Another stop on the way back to Belfast, this famous bridge links the mainland to a little island that’s been used for fishing for over 350 years. Even though the bridge at 20 metres long and 20 metres high is fairly scary, it’s nothing compared to the one, or no rail bridges fisherman used to use. Apparently, some people have had to be taken by boat off the island though, after they refused to go back across the bridge!
Carrick-a-Rede Rope Bridge’s opening hours are 9.30-6pm with the last crossing 45 minutes before closing and the cost is £5.90 for adults. You have to pay to even walk close to the bridge, but the views are worth it.
How to get to Northern Ireland
Belfast has two airports, Belfast International and Belfast City, which can be a little confusing. I recommend flying into Belfast City if you intend to stay in Belfast because it’s closer and has easier transport links. Flights from the UK are relatively cheap most of the time as well as from certain airports in Europe, so pick a weekend and go!
Hiring a car in Northern Ireland
If you want to see anything outside of Belfast then the best way is to hire a car. Hiring a car in Northern Ireland is relatively inexpensive, especially if you only need it for one day to explore the top things to do. We hired a car from Belfast City Airport since it’s easy to get to they had the best opening times for car hire.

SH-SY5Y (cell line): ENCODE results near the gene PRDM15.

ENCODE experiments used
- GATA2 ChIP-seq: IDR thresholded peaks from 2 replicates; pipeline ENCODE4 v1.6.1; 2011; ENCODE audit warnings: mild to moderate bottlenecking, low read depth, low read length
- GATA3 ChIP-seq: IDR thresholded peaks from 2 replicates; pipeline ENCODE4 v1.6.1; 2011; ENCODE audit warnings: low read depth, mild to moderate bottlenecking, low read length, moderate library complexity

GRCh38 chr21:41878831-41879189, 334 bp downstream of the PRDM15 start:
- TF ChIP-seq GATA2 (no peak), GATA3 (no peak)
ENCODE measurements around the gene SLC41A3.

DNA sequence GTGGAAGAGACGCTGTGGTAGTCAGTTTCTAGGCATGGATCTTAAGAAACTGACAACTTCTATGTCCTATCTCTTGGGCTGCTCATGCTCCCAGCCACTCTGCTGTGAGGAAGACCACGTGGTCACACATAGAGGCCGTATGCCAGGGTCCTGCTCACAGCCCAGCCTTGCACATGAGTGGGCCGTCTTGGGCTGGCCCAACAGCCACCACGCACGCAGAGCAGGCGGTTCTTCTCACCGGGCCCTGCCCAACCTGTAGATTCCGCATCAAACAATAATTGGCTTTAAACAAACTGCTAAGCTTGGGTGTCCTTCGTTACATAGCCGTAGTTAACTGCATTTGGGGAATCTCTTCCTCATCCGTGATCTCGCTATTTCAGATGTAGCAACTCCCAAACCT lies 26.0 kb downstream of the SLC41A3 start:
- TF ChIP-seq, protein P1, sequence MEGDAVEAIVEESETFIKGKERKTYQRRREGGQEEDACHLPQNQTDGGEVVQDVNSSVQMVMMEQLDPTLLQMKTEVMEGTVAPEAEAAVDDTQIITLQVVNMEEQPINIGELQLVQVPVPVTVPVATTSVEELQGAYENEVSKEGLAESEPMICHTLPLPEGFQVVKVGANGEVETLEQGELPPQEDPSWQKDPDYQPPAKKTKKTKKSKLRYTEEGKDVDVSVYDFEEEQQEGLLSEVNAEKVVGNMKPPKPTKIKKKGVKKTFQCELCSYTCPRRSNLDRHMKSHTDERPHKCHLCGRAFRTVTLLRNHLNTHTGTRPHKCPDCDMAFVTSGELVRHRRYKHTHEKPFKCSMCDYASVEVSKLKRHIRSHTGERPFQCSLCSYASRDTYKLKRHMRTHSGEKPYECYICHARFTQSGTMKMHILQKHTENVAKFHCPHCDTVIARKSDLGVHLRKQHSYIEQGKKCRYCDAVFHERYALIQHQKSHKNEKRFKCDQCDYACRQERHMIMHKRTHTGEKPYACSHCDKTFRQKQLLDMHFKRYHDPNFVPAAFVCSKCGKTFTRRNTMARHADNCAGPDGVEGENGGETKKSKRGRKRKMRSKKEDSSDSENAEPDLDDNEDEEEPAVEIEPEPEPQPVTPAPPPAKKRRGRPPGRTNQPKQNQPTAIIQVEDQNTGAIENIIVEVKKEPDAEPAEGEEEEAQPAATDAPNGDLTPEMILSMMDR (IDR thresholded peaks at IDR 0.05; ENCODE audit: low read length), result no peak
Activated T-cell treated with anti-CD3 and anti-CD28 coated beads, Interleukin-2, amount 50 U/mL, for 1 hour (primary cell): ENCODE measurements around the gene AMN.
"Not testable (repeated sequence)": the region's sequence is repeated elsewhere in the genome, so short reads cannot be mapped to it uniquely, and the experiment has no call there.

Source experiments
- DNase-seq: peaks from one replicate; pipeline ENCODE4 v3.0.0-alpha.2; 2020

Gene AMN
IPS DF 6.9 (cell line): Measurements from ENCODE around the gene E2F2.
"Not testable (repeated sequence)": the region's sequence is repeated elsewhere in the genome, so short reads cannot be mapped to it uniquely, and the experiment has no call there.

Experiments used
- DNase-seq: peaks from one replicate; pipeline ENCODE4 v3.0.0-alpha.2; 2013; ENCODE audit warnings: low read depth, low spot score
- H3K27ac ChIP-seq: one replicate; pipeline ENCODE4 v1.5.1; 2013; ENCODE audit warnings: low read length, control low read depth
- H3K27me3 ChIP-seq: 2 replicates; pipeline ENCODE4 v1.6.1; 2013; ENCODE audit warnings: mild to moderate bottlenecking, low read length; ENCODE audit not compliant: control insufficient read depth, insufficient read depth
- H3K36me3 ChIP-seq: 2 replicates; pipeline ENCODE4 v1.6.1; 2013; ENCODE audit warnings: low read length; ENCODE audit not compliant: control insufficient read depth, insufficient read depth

If you’re on your own or not confident in driving then there are a lot of tour options, but then, of course, you’re limited to where they take you. If you hire a car you can stop anywhere you please for as long as you like, and go to places the tours won’t take you.
Where to stay in Belfast
I usually stay in hostels because of my budget and the opportunity to meet other travellers. Travelling in a group and only staying for one night meant I wasn’t so concerned about the latter, but we stayed in a hostel because we could have a room all to ourselves. Belfast has a lot of hostel options, but check out the reviews first of course!
A guesthouse or B&B would be a great option for a couple and there are plenty to choose from here. Airbnb hasn’t exploded in Belfast like it has in other places, but there are some options for couples or smaller groups. Unfortunately, we couldn’t find anything for a big group that was central and cost-effective.
So if you’re visiting Ireland, please don’t overlook this country to the north! Or better yet, make it the focus of a trip all on it’s on. You can see the top things in Northern Ireland in one weekend, but there’s even more to see if you can spare the time.
Have you visited Northern Ireland? Do you think it’s overlooked?